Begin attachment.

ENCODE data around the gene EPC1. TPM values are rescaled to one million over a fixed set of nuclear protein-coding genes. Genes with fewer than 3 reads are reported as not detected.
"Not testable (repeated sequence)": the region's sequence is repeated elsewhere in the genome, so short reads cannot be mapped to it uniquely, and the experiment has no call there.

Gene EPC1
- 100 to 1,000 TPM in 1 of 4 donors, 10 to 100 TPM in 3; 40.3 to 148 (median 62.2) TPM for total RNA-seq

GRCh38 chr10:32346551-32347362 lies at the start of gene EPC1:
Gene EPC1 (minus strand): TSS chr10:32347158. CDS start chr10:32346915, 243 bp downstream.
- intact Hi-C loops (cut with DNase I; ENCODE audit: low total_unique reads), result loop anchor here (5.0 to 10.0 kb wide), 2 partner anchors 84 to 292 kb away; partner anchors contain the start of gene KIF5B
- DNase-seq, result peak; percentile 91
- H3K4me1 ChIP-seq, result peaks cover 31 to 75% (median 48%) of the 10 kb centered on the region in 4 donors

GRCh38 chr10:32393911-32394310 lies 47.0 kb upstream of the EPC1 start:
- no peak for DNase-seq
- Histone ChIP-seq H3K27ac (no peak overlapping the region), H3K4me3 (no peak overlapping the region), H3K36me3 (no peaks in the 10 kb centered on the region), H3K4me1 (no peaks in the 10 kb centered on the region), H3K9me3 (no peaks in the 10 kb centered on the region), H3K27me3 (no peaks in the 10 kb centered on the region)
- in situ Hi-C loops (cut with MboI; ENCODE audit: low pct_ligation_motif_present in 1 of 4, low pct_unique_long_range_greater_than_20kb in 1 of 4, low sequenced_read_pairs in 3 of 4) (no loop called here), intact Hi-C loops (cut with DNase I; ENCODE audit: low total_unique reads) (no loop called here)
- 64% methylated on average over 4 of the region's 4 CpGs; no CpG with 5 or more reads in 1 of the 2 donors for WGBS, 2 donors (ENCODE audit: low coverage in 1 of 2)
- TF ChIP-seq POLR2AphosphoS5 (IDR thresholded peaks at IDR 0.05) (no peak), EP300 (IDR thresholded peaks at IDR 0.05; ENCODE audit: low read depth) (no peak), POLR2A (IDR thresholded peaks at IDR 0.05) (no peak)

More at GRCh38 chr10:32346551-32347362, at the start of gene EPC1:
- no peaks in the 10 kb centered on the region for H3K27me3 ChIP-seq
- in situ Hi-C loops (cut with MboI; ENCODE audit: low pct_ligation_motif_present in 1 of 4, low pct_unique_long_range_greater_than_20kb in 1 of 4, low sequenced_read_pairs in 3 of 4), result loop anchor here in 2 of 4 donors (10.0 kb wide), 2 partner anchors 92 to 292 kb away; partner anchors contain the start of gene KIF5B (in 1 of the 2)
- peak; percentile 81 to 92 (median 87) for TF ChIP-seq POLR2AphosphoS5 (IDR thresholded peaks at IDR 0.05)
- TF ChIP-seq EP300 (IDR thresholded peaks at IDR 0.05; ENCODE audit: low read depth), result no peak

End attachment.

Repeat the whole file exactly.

ENCODE data around the gene EPC1. TPM values are rescaled to one million over a fixed set of nuclear protein-coding genes. Genes with fewer than 3 reads are reported as not detected.
"Not testable (repeated sequence)": the region's sequence is repeated elsewhere in the genome, so short reads cannot be mapped to it uniquely, and the experiment has no call there.

Gene EPC1
- 100 to 1,000 TPM in 1 of 4 donors, 10 to 100 TPM in 3; 40.3 to 148 (median 62.2) TPM for total RNA-seq

GRCh38 chr10:32346551-32347362 lies at the start of gene EPC1:
Gene EPC1 (minus strand): TSS chr10:32347158. CDS start chr10:32346915, 243 bp downstream.
- intact Hi-C loops (cut with DNase I; ENCODE audit: low total_unique reads), result loop anchor here (5.0 to 10.0 kb wide), 2 partner anchors 84 to 292 kb away; partner anchors contain the start of gene KIF5B
- DNase-seq, result peak; percentile 91
- H3K4me1 ChIP-seq, result peaks cover 31 to 75% (median 48%) of the 10 kb centered on the region in 4 donors

GRCh38 chr10:32393911-32394310 lies 47.0 kb upstream of the EPC1 start:
- no peak for DNase-seq
- Histone ChIP-seq H3K27ac (no peak overlapping the region), H3K4me3 (no peak overlapping the region), H3K36me3 (no peaks in the 10 kb centered on the region), H3K4me1 (no peaks in the 10 kb centered on the region), H3K9me3 (no peaks in the 10 kb centered on the region), H3K27me3 (no peaks in the 10 kb centered on the region)
- in situ Hi-C loops (cut with MboI; ENCODE audit: low pct_ligation_motif_present in 1 of 4, low pct_unique_long_range_greater_than_20kb in 1 of 4, low sequenced_read_pairs in 3 of 4) (no loop called here), intact Hi-C loops (cut with DNase I; ENCODE audit: low total_unique reads) (no loop called here)
- 64% methylated on average over 4 of the region's 4 CpGs; no CpG with 5 or more reads in 1 of the 2 donors for WGBS, 2 donors (ENCODE audit: low coverage in 1 of 2)
- TF ChIP-seq POLR2AphosphoS5 (IDR thresholded peaks at IDR 0.05) (no peak), EP300 (IDR thresholded peaks at IDR 0.05; ENCODE audit: low read depth) (no peak), POLR2A (IDR thresholded peaks at IDR 0.05) (no peak)

More at GRCh38 chr10:32346551-32347362, at the start of gene EPC1:
- no peaks in the 10 kb centered on the region for H3K27me3 ChIP-seq
- in situ Hi-C loops (cut with MboI; ENCODE audit: low pct_ligation_motif_present in 1 of 4, low pct_unique_long_range_greater_than_20kb in 1 of 4, low sequenced_read_pairs in 3 of 4), result loop anchor here in 2 of 4 donors (10.0 kb wide), 2 partner anchors 92 to 292 kb away; partner anchors contain the start of gene KIF5B (in 1 of the 2)
- peak; percentile 81 to 92 (median 87) for TF ChIP-seq POLR2AphosphoS5 (IDR thresholded peaks at IDR 0.05)
- TF ChIP-seq EP300 (IDR thresholded peaks at IDR 0.05; ENCODE audit: low read depth), result no peak